The Summer Before the Storm

Book 1 of 'The Muskoka Novels'

Fiction - Historical - Event/Era
564 Pages
Reviewed on 03/06/2013
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Author Biography

The author of five highly acclaimed historical novels, Gabriele loves to recreate an era in which she can immerse herself (and readers), by weaving compelling stories around meticulously researched facts. Her characters are best friends, whom others are now calling "cherished friends".

With degrees in the social sciences and education, Gabriele has had a varied career as an educator, literacy coordinator, and website designer, and has been an active community volunteer, particularly in heritage preservation. But writing fiction has always been her passion. Her first short story appeared in the Canadian Authors Association Winners' Circle 5 Anthology. In 2001, she produced an award-nominated feature on CBC Radio's "Outfront".

Her other novels are:
"Elusive Dawn" - Book 2 of The Muskoka Novels
"Under the Moon" - Book 3 of The Muskoka Novels
"A Place to Call Home"
"Moon Hall"

There's lots of information on her website - - including reviews, sample chapters, links to book trailers, and an online store.

    Book Review

Reviewed by Karen Pirnot for Readers' Favorite

"The Summer Before the Storm" by Gabriele Wills is initially a romantic story about seemingly kinder and gentler times. Set in the Muskoka wilderness of Canada, the Wyndham family give us a glimpse into the lavish, privileged life of the rich. There are both "old money" and "new money" families on the islands and they all appear to have a craving for whatever money can buy. In some ways, the Whydhams appear outwardly like the Downton Abbey family, who use their wealth in order to live in elegance. But, just when you think you have had about enough of 'privilege,' World War I breaks out and the reader gets a glimpse of real substance in the various family members.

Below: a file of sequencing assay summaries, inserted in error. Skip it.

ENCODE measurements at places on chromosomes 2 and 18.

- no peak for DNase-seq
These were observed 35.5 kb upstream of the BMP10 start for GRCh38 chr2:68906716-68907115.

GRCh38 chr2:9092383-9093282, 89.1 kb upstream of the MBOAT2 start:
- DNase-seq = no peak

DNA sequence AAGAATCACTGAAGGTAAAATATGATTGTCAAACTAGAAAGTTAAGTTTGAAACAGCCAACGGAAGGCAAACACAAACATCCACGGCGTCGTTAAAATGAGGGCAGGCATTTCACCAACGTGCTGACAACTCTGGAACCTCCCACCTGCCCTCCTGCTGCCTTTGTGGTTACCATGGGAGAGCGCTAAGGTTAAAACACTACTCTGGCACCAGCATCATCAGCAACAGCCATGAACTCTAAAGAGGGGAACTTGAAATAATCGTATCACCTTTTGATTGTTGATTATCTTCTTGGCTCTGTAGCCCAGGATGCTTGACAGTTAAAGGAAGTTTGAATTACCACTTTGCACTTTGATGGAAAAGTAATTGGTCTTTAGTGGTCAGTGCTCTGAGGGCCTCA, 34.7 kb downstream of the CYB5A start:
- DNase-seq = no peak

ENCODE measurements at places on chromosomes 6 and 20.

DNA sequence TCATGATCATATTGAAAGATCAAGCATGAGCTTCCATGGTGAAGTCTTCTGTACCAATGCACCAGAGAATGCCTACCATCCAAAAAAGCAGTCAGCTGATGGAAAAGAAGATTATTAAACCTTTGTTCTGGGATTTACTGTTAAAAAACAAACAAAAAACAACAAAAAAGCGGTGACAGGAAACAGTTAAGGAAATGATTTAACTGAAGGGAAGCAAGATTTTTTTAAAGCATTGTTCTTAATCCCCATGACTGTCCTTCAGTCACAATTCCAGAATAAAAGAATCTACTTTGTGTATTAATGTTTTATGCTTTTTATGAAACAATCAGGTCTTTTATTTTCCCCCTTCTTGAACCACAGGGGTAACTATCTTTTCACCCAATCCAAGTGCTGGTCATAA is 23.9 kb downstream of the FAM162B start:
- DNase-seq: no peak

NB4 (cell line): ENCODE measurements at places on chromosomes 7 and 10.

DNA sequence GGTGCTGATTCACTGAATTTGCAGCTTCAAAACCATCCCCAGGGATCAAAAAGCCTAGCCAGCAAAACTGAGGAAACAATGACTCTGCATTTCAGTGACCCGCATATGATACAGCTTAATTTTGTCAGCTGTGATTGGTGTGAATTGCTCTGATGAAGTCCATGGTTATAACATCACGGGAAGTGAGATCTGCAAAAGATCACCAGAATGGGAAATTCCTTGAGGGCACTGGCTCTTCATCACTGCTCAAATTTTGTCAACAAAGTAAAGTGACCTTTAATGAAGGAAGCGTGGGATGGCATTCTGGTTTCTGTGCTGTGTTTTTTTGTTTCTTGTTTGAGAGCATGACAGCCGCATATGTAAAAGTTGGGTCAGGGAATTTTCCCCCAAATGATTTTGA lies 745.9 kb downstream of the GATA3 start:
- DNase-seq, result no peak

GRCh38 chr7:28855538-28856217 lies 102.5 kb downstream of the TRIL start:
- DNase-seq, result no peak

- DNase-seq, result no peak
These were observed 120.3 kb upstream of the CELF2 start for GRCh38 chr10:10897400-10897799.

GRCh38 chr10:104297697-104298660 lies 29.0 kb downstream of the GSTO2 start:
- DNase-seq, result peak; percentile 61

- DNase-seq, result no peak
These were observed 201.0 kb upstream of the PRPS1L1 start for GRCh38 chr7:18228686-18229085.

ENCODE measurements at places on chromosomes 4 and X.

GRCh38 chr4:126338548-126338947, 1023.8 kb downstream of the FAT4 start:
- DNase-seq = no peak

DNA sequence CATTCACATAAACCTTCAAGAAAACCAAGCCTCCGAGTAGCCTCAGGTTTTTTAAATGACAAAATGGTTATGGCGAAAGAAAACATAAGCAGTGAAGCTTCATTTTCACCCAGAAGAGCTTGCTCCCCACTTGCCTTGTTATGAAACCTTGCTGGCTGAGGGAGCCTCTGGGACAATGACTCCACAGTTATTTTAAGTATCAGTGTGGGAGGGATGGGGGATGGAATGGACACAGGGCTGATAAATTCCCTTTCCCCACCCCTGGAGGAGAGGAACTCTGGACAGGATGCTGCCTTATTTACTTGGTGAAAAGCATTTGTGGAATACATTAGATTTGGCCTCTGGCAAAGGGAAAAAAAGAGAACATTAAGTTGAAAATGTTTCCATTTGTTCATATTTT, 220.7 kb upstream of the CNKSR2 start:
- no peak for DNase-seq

The characters of Victoria, her long-lost cousin Jack and Victoria's husband Chas are particularly well teased out. And the cousins are all well developed, both in their charming characteristics and in their inherent flaws. The research into the story is sterling and it makes the story totally believable so that readers will be drawn to imagine themselves in such situations. The sinking of the Lusitania is vividly described and is an integral part of shaping events from that time forth. Readers wondering what the notion of the "Lost Generation" is all about will surely want to try their luck at understanding by reading this novel. It is beautifully written and wonderfully developed and it leaves the reader immediately searching for the sequel.